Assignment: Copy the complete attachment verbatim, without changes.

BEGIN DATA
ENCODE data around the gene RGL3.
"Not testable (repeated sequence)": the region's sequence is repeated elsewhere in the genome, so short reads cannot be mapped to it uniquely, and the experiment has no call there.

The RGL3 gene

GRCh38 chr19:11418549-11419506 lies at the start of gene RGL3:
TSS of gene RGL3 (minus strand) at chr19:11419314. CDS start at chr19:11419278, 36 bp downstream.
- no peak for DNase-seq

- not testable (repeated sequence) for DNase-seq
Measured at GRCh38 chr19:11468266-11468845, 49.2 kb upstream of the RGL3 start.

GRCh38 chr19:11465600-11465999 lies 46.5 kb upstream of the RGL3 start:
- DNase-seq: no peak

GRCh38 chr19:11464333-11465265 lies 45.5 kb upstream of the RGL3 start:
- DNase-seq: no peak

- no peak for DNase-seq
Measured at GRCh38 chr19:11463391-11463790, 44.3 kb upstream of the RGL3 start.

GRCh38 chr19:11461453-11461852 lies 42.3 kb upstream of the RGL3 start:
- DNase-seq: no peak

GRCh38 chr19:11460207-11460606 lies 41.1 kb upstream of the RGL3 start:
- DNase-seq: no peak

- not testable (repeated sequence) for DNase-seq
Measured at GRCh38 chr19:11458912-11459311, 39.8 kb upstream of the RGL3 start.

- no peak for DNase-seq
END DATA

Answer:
ENCODE data around the gene RGL3.
"Not testable (repeated sequence)": the region's sequence is repeated elsewhere in the genome, so short reads cannot be mapped to it uniquely, and the experiment has no call there.

The RGL3 gene

GRCh38 chr19:11418549-11419506 lies at the start of gene RGL3:
TSS of gene RGL3 (minus strand) at chr19:11419314. CDS start at chr19:11419278, 36 bp downstream.
- no peak for DNase-seq

- not testable (repeated sequence) for DNase-seq
Measured at GRCh38 chr19:11468266-11468845, 49.2 kb upstream of the RGL3 start.

GRCh38 chr19:11465600-11465999 lies 46.5 kb upstream of the RGL3 start:
- DNase-seq: no peak

GRCh38 chr19:11464333-11465265 lies 45.5 kb upstream of the RGL3 start:
- DNase-seq: no peak

- no peak for DNase-seq
Measured at GRCh38 chr19:11463391-11463790, 44.3 kb upstream of the RGL3 start.

GRCh38 chr19:11461453-11461852 lies 42.3 kb upstream of the RGL3 start:
- DNase-seq: no peak

GRCh38 chr19:11460207-11460606 lies 41.1 kb upstream of the RGL3 start:
- DNase-seq: no peak

- not testable (repeated sequence) for DNase-seq
Measured at GRCh38 chr19:11458912-11459311, 39.8 kb upstream of the RGL3 start.

- no peak for DNase-seq